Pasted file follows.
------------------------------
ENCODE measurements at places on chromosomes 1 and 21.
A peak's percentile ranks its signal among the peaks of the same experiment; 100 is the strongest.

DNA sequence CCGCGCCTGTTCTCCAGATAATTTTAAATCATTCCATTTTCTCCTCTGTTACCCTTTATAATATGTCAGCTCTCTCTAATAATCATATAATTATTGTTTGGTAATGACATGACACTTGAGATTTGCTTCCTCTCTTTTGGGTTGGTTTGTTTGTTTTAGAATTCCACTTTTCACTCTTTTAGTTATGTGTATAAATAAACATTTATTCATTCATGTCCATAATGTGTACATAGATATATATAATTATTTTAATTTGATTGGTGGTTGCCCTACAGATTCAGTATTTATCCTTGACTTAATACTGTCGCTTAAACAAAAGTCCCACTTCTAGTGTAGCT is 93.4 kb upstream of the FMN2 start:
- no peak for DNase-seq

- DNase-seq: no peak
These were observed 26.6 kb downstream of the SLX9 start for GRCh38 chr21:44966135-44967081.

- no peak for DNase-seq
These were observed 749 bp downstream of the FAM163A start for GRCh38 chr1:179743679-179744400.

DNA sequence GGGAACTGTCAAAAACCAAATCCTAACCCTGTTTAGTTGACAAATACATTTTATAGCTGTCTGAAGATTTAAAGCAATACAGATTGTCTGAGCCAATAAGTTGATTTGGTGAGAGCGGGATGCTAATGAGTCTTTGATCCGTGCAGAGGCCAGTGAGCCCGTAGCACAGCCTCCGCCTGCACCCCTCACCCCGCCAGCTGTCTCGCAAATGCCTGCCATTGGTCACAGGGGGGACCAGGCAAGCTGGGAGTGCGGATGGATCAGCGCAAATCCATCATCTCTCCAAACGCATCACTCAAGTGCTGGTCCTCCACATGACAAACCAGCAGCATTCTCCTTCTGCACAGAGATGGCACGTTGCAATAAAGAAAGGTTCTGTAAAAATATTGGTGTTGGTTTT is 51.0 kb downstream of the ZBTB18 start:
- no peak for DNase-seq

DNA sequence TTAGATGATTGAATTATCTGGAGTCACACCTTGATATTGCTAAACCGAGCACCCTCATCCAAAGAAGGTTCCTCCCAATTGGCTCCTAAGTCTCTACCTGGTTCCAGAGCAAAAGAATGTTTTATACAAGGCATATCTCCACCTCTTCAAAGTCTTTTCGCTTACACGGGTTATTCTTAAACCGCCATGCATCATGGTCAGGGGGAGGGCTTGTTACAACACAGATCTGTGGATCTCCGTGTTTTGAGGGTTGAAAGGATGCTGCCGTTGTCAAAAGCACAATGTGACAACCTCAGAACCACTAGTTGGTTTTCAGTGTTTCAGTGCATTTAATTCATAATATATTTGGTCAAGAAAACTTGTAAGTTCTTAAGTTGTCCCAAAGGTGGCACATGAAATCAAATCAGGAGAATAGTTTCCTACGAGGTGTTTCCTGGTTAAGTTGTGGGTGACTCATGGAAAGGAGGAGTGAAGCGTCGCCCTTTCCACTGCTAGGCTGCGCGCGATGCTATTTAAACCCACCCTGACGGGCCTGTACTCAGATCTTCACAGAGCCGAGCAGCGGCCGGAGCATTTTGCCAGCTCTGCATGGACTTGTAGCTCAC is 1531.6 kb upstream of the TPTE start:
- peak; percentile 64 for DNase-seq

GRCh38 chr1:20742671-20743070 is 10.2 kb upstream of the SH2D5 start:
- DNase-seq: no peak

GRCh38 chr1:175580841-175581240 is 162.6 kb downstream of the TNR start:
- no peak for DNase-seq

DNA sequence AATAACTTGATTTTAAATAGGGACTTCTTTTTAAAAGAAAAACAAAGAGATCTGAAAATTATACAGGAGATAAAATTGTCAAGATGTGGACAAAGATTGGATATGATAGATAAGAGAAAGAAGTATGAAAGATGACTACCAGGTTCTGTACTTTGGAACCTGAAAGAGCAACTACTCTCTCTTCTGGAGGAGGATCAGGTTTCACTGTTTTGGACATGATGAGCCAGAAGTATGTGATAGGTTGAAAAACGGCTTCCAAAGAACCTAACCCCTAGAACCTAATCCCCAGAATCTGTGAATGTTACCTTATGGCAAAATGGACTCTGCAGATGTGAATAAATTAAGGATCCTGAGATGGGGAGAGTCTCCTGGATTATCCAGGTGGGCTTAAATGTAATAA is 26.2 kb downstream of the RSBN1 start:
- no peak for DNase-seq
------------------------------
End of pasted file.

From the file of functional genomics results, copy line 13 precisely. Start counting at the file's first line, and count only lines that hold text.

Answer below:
GRCh38 chr1:20742671-20743070 is 10.2 kb upstream of the SH2D5 start: